Updated: Dec 29, 2018
This is an archived copy of what was originally posted on Facebook.
Last night's stop was at Yancey’s Gastropub & Brewery in Glasgow, KY. It's a prime location right in town's central circle, and I was shocked to learn they just opened weeks ago (they seem more established). Nice big room on the street level, and a huge loft is planned for upstairs, which will make this place pretty enormous. Currently 5 brews on tap, and a mighty impressive line up of bourbons (Glasgow is about a half hour south of the Bourbon Trail). Bourbon makes me a sloppy mess, so I stuck with beer.
I should also mention that Yancey's has a proper stage, with mood lighting, etc... so that was nice. Fun crowd of locals across all age groups, and many knew their music... based not only on the crowd's enthusiastic participation and attentiveness while I played, but also some very interesting conversation before and after. Naturally, the girls who danced throughout most of my set vanished before I was done...
Yancey's Gastropub & Brewery - Glasgow, KY
Brews only available at the taproom.
Anyhoo, the brews.... I asked Chris, the brewmeister who happened to be tending bar when I arrived for his recommendations, and he directed me to their Brittle Stem Stout. A great pour... a rich creamy head combined with the body and color could easily mistake if for a Guinness, but with what many Guinness critics might consider to be a desired upgrade: they ran it w/CO2, so it had that bit of crispness that some think Guiness is lacking. Great flavor, smooth finish, but that crispness made it very drinkable (as in, repeated drinks) without seeming flat or milky... yet it was still unquestionably a stout. Nicely done!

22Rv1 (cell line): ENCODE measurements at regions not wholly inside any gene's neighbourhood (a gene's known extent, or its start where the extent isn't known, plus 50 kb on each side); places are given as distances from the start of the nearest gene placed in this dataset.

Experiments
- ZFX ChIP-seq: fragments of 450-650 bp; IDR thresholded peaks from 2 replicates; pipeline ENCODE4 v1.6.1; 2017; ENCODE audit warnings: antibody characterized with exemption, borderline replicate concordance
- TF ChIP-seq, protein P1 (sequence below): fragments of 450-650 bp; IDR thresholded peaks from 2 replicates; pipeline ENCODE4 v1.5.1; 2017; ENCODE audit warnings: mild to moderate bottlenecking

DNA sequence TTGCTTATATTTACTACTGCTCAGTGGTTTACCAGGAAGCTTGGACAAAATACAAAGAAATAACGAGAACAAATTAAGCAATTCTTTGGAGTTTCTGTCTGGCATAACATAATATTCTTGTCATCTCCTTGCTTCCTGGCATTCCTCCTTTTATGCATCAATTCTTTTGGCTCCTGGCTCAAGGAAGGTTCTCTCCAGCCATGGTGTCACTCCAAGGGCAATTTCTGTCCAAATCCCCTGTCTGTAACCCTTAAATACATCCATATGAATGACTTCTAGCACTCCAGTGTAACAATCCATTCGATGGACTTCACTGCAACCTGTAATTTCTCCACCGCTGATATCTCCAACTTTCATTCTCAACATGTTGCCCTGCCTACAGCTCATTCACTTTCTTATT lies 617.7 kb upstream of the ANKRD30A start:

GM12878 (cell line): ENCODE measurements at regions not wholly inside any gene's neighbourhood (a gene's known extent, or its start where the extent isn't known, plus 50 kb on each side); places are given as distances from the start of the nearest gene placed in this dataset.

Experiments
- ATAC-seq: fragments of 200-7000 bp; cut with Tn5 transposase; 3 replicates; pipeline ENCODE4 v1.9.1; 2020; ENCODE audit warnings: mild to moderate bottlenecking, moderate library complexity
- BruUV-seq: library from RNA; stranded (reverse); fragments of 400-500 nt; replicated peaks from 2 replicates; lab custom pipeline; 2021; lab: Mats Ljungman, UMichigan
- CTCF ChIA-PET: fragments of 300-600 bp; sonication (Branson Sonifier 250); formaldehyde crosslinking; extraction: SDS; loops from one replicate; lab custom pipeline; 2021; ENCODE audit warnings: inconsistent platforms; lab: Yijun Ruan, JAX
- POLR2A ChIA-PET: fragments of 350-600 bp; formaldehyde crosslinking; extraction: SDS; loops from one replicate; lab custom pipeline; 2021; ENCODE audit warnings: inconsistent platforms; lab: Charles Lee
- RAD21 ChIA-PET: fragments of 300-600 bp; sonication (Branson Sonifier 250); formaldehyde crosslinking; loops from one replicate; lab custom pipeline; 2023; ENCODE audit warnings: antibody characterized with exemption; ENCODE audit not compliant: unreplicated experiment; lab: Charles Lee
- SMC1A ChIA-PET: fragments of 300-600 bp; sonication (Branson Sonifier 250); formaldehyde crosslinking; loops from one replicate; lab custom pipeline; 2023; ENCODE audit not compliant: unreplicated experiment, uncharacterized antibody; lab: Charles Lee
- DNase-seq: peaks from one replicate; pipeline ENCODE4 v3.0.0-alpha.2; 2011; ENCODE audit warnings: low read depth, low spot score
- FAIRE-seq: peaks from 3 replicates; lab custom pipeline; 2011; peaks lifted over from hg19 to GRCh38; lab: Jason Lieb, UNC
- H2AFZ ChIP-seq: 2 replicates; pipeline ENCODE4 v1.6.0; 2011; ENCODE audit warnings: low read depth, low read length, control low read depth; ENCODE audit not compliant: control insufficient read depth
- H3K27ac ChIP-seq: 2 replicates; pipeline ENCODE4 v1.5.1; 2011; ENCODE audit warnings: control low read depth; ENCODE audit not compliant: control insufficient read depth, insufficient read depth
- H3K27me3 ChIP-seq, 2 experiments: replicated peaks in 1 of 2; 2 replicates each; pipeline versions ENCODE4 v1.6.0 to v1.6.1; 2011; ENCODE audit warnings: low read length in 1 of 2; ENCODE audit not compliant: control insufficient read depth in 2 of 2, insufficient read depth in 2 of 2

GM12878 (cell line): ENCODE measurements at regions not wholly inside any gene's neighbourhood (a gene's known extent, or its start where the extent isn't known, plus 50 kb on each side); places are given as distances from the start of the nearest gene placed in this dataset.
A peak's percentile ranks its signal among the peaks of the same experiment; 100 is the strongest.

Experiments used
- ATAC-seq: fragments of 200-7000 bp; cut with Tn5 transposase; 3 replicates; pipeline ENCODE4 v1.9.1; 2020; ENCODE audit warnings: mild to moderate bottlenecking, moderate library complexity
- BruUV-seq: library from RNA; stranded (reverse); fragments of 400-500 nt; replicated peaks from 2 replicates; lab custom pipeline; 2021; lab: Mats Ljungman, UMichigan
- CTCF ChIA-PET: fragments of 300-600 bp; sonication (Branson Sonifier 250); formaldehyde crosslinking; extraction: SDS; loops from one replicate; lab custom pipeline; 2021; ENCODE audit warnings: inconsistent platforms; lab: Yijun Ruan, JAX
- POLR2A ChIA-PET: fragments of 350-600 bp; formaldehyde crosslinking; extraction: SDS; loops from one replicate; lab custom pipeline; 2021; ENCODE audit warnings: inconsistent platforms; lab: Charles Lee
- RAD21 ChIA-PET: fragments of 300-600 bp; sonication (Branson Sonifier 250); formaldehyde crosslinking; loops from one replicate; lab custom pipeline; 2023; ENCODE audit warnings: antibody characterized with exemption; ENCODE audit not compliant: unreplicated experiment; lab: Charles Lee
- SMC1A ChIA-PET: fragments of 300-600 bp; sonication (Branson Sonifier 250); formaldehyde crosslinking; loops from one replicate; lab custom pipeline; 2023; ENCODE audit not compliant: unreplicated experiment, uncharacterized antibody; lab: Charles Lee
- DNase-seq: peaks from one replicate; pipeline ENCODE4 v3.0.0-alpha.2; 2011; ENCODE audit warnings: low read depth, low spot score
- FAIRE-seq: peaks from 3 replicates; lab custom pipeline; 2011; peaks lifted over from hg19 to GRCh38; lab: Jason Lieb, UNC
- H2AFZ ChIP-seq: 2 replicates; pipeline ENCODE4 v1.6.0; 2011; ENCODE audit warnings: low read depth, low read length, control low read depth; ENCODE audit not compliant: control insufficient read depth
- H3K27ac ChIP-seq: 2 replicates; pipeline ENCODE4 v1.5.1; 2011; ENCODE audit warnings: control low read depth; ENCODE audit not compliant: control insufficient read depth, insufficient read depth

I moved next to a pint of Brown Ale, which I only realized this morning was made by White Squirrel Brewing in Bowling Green (I assumed it was Yancey's). Coming immediately after the stout it first disappointed me, but after a few sips I realized that was just the abrupt switch, and by a few sips in I found it to be a decent brown ale. I remember thinking it could use a little more body, especially if consumed in the Fall or Winter, but for a hot August day it was a very drinkable brown ale. A little nutty, but not obnoxiously so.
Finally, when the night was almost over I wanted to sample one more of Yancey's brews, and I was directed to their Lawnmower brew, which I was told is their lightest beer and designed for the customer who was dragged in but prefers Bud or Coors Light. Good God, I thought, a voluntary comparision to Coors Light??? <insert Coors Light/canoeing joke here> Anyway, thankfully, they were selling themselves WAY short, and Lawnmower was actually a very refreshing light cream ale. A bit more body than an "american" lager, and a slight hint of floral or citrus gave it much more flavor than the earlier comparisons. I originally guessed light lager, but brewmeister Chris said technically cream ale was more accurate. After 3 hours of playing on a hot night, it was a perfect pint to cap of the night... I wondered if it was named Lawnmower because it hits like a beer that would be wildly satisfying after cutting the grass on a hot humid day? Maybe they'll answer below, it's just a guess.
Kudos to Jeff, Chris, and the staff for doing such a great job of pulling this place together so well so quickly. The food, BTW, looked awesome, but I did not partake. Worth the visit to Glasgow!
Next stop, Centerpoint Brewing in Indianapolis....